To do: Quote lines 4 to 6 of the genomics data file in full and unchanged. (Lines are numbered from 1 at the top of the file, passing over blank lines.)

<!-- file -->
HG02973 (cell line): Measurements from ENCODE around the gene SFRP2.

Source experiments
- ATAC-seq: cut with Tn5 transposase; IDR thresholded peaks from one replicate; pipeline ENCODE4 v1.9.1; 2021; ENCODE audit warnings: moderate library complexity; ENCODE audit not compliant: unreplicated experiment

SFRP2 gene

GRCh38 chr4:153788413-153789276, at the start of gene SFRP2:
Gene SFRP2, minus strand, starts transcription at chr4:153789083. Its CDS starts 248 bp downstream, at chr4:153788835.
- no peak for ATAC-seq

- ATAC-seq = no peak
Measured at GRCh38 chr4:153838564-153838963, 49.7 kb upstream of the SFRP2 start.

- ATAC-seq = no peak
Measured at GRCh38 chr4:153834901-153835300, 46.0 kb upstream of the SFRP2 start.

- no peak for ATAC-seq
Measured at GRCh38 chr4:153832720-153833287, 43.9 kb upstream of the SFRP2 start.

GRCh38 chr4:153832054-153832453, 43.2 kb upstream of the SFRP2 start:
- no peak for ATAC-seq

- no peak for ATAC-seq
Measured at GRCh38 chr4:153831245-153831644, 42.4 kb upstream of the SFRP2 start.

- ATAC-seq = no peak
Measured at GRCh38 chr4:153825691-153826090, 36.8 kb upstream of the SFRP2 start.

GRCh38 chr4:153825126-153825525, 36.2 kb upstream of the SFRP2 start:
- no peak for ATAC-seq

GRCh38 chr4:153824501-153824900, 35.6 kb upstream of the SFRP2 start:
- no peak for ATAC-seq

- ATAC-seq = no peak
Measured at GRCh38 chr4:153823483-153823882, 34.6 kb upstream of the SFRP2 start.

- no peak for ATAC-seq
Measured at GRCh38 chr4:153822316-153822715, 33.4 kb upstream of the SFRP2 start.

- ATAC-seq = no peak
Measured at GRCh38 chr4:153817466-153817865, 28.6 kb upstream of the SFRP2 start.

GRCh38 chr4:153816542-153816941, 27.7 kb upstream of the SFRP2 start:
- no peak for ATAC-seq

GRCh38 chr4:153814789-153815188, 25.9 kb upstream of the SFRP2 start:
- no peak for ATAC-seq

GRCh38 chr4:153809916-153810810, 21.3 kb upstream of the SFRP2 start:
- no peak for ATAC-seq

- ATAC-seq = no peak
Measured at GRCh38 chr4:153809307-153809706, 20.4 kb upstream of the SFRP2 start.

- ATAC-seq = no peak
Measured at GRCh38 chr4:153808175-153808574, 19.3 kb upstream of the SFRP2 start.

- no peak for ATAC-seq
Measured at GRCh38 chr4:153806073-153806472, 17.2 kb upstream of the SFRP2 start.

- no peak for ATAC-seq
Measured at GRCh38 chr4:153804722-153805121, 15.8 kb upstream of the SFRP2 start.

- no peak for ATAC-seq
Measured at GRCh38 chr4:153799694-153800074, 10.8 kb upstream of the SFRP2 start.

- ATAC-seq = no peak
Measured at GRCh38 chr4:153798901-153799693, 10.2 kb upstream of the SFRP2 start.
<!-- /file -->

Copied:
SFRP2 gene

GRCh38 chr4:153788413-153789276, at the start of gene SFRP2:
Gene SFRP2, minus strand, starts transcription at chr4:153789083. Its CDS starts 248 bp downstream, at chr4:153788835.